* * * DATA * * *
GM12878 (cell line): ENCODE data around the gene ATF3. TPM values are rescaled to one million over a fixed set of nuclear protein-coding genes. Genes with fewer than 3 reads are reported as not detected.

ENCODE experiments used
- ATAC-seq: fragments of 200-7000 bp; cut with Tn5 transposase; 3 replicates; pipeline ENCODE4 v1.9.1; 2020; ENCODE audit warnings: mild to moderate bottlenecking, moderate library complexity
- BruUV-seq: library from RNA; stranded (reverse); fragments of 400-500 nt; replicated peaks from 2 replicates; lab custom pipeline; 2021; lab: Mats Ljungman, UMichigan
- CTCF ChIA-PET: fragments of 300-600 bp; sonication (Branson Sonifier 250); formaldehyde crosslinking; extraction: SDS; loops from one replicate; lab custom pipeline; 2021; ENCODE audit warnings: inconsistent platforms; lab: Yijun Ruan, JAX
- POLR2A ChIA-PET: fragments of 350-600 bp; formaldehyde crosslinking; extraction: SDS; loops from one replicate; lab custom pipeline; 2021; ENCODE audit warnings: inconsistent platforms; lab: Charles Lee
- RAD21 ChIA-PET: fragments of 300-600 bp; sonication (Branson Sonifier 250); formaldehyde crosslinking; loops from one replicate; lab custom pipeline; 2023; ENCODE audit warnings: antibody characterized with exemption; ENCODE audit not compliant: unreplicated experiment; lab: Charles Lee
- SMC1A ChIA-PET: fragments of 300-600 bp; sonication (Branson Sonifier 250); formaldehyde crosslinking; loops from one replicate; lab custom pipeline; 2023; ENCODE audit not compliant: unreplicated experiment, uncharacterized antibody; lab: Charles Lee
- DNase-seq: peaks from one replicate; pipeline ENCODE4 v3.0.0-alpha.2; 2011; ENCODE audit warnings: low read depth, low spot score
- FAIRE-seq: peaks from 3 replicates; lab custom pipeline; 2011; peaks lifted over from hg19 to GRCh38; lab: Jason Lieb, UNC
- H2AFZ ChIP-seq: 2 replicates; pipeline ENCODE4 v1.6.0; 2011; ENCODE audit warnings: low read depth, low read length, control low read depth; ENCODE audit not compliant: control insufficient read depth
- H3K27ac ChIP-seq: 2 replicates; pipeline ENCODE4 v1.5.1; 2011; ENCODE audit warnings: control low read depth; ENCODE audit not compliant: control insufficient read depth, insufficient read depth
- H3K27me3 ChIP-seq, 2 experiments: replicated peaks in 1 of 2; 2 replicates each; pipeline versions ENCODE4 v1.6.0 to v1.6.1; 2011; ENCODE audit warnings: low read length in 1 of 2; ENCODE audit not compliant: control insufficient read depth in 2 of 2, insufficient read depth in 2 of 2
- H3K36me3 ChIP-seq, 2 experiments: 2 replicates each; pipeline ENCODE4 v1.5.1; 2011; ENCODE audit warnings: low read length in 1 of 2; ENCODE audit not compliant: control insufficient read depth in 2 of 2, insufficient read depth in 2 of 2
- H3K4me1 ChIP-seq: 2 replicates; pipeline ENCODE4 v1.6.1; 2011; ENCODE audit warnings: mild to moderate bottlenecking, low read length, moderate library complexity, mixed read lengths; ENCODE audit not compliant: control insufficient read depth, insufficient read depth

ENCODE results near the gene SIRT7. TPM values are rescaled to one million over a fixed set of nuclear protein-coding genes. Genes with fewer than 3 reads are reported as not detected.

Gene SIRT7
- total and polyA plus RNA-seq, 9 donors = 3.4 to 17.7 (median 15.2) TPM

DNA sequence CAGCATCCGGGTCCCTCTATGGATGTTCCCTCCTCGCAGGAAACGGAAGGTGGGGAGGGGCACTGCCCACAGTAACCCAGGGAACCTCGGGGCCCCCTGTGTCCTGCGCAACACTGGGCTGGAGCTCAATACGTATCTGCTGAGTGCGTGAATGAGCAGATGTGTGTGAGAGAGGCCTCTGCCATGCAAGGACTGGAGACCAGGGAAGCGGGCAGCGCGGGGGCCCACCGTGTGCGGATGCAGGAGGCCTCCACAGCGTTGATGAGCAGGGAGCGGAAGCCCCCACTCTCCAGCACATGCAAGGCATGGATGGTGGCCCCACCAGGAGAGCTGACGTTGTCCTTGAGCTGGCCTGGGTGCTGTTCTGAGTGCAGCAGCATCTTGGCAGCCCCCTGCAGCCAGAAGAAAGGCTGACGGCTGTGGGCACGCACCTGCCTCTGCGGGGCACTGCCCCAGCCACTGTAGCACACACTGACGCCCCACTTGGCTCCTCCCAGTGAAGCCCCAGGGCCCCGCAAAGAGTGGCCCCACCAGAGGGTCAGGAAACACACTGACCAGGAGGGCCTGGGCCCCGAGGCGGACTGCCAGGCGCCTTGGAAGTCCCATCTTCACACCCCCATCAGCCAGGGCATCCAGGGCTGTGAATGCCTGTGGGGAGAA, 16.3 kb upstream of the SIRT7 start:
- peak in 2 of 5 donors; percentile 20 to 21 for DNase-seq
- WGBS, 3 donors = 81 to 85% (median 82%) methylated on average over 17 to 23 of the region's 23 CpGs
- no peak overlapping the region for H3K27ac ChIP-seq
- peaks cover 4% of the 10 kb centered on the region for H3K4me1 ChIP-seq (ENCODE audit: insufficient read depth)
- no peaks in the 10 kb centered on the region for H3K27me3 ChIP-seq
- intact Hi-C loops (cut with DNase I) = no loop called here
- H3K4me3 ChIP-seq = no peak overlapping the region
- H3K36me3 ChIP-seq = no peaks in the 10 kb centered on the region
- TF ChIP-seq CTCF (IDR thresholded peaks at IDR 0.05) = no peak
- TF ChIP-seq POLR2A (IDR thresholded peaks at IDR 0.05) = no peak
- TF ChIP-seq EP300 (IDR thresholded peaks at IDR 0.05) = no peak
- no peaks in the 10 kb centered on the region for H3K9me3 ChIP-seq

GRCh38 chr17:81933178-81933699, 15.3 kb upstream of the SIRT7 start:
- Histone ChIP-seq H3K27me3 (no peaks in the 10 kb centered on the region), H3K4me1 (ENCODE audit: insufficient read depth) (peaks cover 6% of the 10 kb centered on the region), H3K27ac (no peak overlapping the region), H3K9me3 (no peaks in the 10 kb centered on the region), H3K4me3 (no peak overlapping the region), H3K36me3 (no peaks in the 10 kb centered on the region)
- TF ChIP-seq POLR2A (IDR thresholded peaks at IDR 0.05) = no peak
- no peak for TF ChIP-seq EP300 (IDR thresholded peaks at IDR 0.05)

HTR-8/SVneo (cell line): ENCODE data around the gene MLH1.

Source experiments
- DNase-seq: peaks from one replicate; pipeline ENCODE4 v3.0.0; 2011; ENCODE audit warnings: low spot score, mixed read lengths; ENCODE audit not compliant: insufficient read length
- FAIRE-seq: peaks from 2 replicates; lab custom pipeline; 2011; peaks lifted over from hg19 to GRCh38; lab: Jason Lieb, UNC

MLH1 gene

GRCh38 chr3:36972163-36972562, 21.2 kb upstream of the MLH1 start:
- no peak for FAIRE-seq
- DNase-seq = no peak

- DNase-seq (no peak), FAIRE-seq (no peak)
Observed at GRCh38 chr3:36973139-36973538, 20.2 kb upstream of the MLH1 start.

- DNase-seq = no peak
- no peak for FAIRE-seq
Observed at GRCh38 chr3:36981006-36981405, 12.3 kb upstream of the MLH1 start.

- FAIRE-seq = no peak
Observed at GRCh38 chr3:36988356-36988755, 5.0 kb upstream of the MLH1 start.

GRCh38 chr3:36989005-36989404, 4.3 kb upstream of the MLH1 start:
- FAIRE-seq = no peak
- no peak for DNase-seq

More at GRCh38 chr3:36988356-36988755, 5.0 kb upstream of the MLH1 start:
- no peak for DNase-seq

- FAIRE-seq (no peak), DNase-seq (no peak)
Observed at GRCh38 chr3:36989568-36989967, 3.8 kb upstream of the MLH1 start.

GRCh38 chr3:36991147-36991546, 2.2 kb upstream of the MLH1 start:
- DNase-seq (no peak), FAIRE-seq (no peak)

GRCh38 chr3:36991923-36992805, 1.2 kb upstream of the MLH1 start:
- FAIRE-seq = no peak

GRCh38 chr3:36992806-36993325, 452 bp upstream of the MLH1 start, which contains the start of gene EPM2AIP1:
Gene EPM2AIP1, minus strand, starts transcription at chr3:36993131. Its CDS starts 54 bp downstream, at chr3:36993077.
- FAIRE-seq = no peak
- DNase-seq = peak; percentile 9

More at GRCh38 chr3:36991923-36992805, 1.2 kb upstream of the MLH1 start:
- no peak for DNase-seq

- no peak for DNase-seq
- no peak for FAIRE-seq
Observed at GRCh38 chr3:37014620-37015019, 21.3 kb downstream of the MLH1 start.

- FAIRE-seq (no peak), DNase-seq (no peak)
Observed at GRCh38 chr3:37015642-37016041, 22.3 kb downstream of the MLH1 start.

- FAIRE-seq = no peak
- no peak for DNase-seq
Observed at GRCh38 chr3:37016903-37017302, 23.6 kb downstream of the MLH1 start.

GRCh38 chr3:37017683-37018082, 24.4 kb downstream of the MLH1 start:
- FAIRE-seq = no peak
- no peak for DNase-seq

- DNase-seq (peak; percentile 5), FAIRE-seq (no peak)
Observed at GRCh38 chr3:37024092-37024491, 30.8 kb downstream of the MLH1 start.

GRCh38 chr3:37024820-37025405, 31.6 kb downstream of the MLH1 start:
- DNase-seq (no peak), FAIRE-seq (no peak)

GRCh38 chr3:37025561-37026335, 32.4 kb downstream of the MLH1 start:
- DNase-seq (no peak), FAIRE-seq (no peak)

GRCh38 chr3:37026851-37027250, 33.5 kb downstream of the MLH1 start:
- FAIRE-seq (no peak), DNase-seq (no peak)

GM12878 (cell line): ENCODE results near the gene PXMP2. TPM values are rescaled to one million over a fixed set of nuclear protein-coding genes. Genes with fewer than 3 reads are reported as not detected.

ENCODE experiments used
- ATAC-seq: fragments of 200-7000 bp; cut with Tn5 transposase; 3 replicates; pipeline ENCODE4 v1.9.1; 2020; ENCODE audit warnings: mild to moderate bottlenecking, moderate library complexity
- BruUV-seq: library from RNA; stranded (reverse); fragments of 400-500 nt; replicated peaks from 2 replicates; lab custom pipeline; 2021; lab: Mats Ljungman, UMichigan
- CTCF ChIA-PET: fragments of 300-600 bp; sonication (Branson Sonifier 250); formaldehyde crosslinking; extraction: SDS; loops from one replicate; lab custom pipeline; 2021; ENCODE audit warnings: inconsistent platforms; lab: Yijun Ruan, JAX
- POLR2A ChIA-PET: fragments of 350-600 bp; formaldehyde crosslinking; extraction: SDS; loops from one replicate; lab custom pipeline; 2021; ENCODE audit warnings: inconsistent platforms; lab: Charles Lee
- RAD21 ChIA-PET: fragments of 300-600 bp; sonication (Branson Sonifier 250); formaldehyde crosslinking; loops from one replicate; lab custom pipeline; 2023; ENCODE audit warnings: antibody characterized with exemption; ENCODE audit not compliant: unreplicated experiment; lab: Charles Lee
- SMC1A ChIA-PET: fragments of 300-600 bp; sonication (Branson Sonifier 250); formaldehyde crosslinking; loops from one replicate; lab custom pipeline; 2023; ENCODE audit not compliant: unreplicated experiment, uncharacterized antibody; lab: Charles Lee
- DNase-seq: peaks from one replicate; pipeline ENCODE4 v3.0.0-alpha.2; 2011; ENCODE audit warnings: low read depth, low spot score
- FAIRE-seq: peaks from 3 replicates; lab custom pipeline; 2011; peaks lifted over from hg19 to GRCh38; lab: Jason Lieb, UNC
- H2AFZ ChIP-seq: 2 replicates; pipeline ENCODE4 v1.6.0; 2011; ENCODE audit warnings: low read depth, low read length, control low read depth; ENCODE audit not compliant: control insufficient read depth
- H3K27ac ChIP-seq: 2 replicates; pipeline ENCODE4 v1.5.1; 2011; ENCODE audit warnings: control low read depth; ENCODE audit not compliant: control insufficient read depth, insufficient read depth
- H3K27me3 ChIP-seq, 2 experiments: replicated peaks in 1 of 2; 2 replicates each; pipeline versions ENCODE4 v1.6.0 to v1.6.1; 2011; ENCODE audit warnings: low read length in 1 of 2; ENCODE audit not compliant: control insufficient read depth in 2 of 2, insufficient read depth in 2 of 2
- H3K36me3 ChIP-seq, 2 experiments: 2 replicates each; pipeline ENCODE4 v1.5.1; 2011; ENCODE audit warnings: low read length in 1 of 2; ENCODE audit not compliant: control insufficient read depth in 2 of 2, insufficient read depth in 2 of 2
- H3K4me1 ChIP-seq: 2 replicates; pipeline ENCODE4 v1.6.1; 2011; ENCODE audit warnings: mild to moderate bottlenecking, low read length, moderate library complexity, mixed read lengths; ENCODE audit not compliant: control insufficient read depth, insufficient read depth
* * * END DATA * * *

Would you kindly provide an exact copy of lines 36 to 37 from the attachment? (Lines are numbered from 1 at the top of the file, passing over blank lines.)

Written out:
HTR-8/SVneo (cell line): ENCODE data around the gene MLH1.

Source experiments